10 OCTOBER 1970, Page 32


Blaney's Bass


Whatever little bit of a scrape Neil Blaney got himself into recently—you may recall that he was Minister of Agriculture and Fisheries in the Irish Government until Jack Lynch dismissed him for alleged complicity in the gun-running plot—as far as anglers are con- cerned he can never be anything else but a hundred per cent goody. For it was under his direction that the new, and really quite revolutionary, Irish laws to protect Dicen- trachus labrax, the European sea bass, went through the pipeline, though it was his successor who promulgated them last month.

The bass is a fine fish, a handsome sea perch ranking very high in the sporting hier- archy. It is a hard fighter and it can be fished for by a great variety of sporting methods. It is handsome enough to be known as 'salmon bass' in Wales and the West Country. Unfortunately it is also good to eat.

This didn't matter much until a few years ago. There were small local markets for bass here and there, especially in Devon and Cornwall; and you could buy them occasionally in Soho. But they were not really a commercial proposition. They are an inshore species, the trawlers take very few. Stocks were not threatened.

Then the French took a hand. In France, bass have always been a popular dish—(see under loup de mer grillade au fenouil, or simply au beurre blanc. But I'm trespassing). And of course, in the great conservationist

tradition of the French nation, they have caught and eaten nearly all theirs. The days, it's a triumph to land a 3-lb bass in Brittany. And their great discovery of the mid-sixties was that there were still plenty of bass around the British and Irish coasts. Advertisements started to appear in local papers in bass areas offering fancy. prices,

3s 6d or even 4s 6d a pound, for bass for

export, top rates being reserved for immature fish of 12 inches long or less; and, in the Republic of Ireland especially, a kind of bass-rush, got under way. Weekend netsmen hammered the estuaries where bass con- gregated. They were trapped in trammel nets in shallow bays or beached in drag nets operated from the shore. By 1968 it was hardly worth taking a rod out on such formerly famous beaches as those of the Rosscarbery, Co. Cork complex.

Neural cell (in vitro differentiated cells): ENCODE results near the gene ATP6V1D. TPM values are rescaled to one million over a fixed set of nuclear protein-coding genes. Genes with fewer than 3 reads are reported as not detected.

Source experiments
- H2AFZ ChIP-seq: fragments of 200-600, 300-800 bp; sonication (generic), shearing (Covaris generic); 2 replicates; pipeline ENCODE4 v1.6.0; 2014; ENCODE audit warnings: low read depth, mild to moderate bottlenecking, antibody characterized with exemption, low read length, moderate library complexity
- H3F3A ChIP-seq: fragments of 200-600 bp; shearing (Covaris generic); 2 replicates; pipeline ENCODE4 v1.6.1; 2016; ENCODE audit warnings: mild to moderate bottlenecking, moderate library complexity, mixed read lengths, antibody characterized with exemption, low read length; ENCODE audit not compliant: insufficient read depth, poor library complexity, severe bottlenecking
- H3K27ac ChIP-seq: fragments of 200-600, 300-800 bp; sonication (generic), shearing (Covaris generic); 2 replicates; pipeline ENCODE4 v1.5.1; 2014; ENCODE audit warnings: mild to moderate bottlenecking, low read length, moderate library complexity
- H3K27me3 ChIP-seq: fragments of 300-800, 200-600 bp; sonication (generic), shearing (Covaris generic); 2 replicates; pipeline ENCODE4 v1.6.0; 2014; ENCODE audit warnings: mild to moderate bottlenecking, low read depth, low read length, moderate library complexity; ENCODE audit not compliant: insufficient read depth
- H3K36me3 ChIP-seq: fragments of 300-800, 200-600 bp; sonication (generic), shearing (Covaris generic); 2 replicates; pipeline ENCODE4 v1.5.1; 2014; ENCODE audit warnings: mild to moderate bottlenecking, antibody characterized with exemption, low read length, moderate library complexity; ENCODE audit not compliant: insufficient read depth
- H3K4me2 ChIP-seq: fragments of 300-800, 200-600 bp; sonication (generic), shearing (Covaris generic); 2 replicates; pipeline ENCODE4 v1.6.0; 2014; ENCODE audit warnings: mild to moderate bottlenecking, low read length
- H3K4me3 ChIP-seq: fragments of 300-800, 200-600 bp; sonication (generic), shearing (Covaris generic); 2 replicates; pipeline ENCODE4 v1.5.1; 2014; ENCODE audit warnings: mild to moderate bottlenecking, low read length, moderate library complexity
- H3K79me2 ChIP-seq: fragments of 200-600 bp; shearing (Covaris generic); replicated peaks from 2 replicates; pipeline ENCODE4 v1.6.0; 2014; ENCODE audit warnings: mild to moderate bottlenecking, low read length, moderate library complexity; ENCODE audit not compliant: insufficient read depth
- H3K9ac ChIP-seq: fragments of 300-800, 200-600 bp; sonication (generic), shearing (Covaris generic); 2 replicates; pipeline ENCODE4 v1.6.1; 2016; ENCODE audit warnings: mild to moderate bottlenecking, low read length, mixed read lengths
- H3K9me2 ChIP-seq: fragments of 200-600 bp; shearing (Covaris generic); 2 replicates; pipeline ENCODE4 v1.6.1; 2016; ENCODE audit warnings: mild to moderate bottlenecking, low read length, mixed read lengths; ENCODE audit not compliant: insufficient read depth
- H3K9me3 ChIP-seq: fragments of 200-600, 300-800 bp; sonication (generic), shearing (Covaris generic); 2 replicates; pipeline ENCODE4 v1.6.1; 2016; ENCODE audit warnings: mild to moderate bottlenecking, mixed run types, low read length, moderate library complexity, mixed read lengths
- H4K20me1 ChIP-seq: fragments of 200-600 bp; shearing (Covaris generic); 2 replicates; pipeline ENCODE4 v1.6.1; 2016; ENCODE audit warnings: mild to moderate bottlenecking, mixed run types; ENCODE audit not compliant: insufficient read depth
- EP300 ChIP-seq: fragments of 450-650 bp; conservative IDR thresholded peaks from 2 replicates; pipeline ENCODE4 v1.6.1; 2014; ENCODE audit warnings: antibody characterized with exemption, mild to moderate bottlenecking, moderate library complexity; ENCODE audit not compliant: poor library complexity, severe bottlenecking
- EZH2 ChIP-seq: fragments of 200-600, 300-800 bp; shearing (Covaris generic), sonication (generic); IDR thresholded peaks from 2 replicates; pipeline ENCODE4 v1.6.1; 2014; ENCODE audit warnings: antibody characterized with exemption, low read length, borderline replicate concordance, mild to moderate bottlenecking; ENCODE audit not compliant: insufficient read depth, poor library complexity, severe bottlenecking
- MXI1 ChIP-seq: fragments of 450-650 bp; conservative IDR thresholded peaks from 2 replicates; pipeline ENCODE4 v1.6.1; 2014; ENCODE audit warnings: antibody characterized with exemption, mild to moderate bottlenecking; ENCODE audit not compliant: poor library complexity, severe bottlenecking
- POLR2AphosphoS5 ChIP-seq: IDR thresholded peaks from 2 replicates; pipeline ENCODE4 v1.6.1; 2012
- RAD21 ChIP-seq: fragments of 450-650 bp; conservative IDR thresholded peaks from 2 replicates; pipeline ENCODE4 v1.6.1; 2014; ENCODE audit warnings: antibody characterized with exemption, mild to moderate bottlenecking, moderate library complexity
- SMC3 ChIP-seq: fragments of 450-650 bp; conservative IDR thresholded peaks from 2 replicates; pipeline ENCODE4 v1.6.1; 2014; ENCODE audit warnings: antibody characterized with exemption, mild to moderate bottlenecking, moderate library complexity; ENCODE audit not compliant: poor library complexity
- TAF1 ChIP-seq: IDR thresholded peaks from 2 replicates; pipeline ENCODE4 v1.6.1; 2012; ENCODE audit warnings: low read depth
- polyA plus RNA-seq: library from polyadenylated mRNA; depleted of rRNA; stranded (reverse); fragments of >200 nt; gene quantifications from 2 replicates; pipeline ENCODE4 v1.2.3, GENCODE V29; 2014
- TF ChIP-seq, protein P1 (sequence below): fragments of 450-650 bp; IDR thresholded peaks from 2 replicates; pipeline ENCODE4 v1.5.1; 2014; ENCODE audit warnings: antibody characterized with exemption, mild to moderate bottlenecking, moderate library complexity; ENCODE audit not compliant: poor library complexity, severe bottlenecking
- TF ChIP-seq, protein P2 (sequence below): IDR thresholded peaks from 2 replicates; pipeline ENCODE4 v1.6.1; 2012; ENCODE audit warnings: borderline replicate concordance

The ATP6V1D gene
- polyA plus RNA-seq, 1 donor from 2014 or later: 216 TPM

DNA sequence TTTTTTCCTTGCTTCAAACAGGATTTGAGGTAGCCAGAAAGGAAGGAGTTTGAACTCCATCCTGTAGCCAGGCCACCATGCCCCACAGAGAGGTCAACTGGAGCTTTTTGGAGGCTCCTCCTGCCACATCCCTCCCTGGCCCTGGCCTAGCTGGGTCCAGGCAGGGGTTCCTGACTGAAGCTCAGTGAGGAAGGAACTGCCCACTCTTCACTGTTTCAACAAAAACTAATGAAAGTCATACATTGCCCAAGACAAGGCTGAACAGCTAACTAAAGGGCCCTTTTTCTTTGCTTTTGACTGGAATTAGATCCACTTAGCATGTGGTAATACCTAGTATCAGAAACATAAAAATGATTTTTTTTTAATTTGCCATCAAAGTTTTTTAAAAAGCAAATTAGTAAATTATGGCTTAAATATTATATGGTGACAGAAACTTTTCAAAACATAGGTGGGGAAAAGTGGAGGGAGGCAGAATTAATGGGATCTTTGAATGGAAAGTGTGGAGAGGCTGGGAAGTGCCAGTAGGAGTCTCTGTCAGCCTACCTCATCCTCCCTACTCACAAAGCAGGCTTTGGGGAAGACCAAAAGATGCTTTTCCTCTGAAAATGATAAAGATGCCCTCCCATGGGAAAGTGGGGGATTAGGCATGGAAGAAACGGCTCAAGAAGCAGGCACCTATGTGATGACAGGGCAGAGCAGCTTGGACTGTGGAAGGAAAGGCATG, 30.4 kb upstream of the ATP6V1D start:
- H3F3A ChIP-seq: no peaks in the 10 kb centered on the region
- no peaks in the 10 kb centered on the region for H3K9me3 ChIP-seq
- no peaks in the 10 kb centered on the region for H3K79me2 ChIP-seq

At first, in Ireland, commercial fishery interests tried to represent the situation as a simple one; sturdy native fishermen wresting a frugal living from the sea versus dilettante sportsmen, and mostly alien sportsmen at that. It was pretty easy to shoot this argu- ment down. The commercial catch of bass was worth no more than £25,000 per annum but at least 000,000 was being brought into Ireland each year by anglers who had come over especially to fish bass. Most of this money, in popular bass areas like Kerry, went into the pockets of cottagers and small guest-house keepers who took in anglers: but the commercial catch was taken mainly by men who worked at other occupations through the week and hauled nets only in their spare time.

Clearly, the next argument was, Well, there's plenty of bass for everyone. There patently wasn't, but it was necessary to obtain proof of this and the task fell to the Inland Fisheries Trust, a state-supported organisation which, in spite of its name, is concerned with improving saltwater sport- fishing in Ireland as well as freshwater angling. The Trust set out to prove that bass were a very slow-growing species, not very fecund, living in local inshore populations. It was a lot of fun proving it, as I know -well, since I joined the iF-r team in the chore of catching as many bass as posssible, noting their weight, length and condition, tagging them and returning them alive to the water. We tore about off the Wexford coast in a 40-knot planing hull, chasing the shoals of bass as they fed on fry over the Splaugh reefs; we fished from dawn until dusk on the great white storm beaches of KerrY, wading chest deep into the surf to hurl a bait out beyond the breakers. On Inch Strand a baffled-local saw me holding a fish in the shallows until it was recovered enough to swim off, and wanted to know if I was drowning it. By the end of 1968, the pattern was clear. Recovered tags showed that bass did live In local, limited populations — the longest journey that any tagged fish made was 40 miles. They were slow growing—a 10-lb bass took 20 years to reach that weight (a cod could manage it in less than half that time). The evidence went in and, happily for fishermen, Blaney acted.

Now, for the first time in European history, a saltwater sport fish has been accorded legal protection of a kind enjoyed for centuries by salmon and trout. From now on, in Ireland, no bass under 14 inches mg be taken nor exposed for sale. No weekend netting is permitted. Two areas, Clonakilty Bay and Rosscarbery Bay, have been de- clared bass sanctuaries. It is not the com- plete ban on commercial fishing that sport- fishermen hoped for, but it is a very sig- nificant start.